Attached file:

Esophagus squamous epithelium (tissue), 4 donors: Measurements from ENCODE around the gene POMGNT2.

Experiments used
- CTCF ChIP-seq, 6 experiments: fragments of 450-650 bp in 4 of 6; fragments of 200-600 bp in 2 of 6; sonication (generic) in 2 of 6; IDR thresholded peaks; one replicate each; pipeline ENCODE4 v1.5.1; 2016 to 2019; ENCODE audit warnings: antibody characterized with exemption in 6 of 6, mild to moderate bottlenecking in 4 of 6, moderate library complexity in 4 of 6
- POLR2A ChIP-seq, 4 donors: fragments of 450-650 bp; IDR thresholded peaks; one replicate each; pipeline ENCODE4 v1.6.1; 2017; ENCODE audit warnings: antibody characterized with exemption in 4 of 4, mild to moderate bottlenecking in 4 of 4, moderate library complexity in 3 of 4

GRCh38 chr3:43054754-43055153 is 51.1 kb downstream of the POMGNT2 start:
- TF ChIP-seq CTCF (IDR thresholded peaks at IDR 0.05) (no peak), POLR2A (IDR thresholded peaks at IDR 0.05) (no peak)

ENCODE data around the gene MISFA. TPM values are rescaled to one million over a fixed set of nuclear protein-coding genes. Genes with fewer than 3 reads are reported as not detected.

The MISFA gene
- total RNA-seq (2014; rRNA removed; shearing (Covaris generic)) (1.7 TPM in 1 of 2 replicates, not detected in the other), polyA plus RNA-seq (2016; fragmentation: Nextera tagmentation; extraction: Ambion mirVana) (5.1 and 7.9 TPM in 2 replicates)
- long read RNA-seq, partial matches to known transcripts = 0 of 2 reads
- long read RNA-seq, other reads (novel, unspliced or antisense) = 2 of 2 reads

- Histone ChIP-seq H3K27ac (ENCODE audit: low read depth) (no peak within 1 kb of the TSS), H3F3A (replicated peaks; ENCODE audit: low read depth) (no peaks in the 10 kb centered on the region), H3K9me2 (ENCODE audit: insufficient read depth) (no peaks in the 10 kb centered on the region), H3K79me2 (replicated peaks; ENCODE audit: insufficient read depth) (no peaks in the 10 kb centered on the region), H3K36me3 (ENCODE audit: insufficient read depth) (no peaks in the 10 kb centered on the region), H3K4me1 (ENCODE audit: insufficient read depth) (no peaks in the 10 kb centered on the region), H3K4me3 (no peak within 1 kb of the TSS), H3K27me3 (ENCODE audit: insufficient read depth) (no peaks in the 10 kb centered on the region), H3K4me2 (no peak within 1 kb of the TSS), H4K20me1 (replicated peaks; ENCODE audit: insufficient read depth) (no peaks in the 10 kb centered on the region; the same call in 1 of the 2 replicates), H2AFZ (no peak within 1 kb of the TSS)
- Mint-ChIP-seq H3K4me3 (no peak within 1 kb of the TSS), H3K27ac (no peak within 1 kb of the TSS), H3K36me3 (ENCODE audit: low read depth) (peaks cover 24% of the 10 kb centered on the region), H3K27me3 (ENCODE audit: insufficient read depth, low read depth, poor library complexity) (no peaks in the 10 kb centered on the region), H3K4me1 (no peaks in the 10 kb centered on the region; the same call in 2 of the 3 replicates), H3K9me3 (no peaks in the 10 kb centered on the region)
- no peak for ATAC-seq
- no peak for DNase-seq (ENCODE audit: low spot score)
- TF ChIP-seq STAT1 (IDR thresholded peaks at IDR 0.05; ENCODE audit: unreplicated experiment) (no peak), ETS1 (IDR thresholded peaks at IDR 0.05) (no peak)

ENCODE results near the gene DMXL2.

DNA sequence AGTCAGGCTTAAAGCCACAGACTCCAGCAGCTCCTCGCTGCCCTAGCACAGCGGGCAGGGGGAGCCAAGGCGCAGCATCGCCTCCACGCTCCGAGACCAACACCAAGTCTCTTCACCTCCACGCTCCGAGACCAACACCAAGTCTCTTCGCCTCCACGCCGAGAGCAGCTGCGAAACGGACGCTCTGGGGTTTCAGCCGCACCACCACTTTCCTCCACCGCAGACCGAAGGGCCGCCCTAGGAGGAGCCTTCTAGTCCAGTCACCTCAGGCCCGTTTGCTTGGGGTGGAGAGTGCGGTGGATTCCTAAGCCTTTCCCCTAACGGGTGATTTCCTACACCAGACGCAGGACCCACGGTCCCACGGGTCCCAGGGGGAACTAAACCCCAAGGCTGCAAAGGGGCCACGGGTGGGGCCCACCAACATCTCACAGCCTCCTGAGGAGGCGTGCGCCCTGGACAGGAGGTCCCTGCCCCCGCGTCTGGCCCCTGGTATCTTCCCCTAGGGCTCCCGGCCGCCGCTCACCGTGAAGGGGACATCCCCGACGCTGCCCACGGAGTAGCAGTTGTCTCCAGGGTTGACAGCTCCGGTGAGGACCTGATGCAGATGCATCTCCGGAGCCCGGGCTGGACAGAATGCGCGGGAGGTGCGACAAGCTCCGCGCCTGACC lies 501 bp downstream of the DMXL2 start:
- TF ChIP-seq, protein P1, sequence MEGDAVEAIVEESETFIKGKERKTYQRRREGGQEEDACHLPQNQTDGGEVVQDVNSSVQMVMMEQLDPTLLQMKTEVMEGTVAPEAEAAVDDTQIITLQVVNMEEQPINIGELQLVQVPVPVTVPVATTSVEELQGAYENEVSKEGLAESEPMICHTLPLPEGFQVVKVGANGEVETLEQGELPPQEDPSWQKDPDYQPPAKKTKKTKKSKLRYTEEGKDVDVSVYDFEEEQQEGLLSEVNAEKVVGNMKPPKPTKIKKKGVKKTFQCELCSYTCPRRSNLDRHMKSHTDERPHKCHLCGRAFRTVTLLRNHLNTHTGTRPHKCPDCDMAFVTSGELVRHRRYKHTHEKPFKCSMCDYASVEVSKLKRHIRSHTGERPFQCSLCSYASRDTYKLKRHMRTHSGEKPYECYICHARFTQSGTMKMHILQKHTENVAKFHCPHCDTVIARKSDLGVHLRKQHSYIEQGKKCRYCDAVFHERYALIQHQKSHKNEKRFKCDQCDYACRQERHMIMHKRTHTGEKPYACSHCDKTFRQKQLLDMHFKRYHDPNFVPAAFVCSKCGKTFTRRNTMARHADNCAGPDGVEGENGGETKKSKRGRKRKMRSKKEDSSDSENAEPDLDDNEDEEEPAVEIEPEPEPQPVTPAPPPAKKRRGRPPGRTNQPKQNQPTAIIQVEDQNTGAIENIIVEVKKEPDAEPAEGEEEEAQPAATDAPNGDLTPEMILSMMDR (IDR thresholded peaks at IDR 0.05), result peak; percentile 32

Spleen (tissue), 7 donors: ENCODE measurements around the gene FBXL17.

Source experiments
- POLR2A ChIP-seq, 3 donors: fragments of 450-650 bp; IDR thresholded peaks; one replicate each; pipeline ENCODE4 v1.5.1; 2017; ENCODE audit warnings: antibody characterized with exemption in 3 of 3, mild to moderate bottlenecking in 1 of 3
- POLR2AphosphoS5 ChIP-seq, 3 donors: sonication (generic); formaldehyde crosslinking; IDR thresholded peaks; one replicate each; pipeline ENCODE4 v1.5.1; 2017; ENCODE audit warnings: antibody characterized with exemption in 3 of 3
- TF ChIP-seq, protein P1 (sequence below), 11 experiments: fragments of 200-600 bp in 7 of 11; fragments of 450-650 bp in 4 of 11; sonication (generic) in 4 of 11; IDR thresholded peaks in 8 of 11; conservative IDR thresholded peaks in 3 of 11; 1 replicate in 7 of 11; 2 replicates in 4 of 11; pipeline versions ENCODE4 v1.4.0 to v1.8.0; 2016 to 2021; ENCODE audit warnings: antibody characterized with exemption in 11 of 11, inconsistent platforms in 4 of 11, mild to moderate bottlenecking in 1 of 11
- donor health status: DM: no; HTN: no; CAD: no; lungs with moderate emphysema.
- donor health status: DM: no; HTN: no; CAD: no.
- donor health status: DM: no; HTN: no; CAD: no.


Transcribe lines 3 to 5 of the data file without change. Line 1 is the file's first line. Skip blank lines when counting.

- CTCF ChIP-seq, 6 experiments: fragments of 450-650 bp in 4 of 6; fragments of 200-600 bp in 2 of 6; sonication (generic) in 2 of 6; IDR thresholded peaks; one replicate each; pipeline ENCODE4 v1.5.1; 2016 to 2019; ENCODE audit warnings: antibody characterized with exemption in 6 of 6, mild to moderate bottlenecking in 4 of 6, moderate library complexity in 4 of 6
- POLR2A ChIP-seq, 4 donors: fragments of 450-650 bp; IDR thresholded peaks; one replicate each; pipeline ENCODE4 v1.6.1; 2017; ENCODE audit warnings: antibody characterized with exemption in 4 of 4, mild to moderate bottlenecking in 4 of 4, moderate library complexity in 3 of 4

GRCh38 chr3:43054754-43055153 is 51.1 kb downstream of the POMGNT2 start: